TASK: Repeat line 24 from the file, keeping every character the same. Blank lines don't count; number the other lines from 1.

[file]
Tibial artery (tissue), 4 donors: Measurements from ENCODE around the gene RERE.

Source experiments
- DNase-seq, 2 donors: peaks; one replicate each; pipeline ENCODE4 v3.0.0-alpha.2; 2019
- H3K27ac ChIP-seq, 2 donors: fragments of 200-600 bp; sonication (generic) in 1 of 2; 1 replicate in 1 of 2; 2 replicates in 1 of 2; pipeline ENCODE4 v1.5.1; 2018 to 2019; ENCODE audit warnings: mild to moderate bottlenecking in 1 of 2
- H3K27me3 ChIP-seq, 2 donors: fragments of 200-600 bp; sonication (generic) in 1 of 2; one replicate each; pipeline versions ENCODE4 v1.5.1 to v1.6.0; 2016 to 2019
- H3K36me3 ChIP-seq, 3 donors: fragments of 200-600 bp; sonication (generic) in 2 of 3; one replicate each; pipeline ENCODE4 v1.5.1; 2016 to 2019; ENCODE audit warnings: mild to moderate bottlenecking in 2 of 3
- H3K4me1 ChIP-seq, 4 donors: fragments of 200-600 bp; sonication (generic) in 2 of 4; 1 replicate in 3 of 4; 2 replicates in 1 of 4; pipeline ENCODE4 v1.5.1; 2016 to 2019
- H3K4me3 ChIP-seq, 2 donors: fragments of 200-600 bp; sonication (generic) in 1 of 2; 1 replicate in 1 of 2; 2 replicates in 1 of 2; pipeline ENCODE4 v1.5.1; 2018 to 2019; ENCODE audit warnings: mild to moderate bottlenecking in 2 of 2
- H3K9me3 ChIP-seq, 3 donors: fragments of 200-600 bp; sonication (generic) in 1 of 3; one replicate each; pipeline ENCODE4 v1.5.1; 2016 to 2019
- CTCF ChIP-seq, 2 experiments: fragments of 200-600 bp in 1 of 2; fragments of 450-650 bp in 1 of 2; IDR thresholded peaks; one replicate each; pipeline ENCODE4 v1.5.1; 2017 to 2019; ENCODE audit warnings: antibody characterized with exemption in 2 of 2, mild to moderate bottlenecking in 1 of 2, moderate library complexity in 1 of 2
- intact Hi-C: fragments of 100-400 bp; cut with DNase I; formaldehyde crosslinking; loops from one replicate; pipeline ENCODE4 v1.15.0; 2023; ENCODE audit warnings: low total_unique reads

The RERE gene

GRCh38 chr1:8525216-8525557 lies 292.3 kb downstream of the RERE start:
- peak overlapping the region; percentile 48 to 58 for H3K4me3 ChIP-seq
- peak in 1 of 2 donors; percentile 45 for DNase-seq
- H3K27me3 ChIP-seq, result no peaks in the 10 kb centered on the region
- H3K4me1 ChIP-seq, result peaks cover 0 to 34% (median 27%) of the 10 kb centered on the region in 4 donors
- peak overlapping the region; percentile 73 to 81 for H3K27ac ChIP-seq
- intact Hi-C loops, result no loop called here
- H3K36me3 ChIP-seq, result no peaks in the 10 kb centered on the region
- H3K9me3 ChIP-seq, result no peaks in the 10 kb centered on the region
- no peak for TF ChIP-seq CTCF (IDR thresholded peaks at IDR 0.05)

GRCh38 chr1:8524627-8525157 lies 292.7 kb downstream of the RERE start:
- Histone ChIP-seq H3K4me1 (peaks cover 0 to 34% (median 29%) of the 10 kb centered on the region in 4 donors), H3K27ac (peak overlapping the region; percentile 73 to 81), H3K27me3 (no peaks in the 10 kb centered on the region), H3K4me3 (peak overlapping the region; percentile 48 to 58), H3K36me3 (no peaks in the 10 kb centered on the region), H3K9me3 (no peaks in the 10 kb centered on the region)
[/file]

- Histone ChIP-seq H3K4me1 (peaks cover 0 to 34% (median 29%) of the 10 kb centered on the region in 4 donors), H3K27ac (peak overlapping the region; percentile 73 to 81), H3K27me3 (no peaks in the 10 kb centered on the region), H3K4me3 (peak overlapping the region; percentile 48 to 58), H3K36me3 (no peaks in the 10 kb centered on the region), H3K9me3 (no peaks in the 10 kb centered on the region)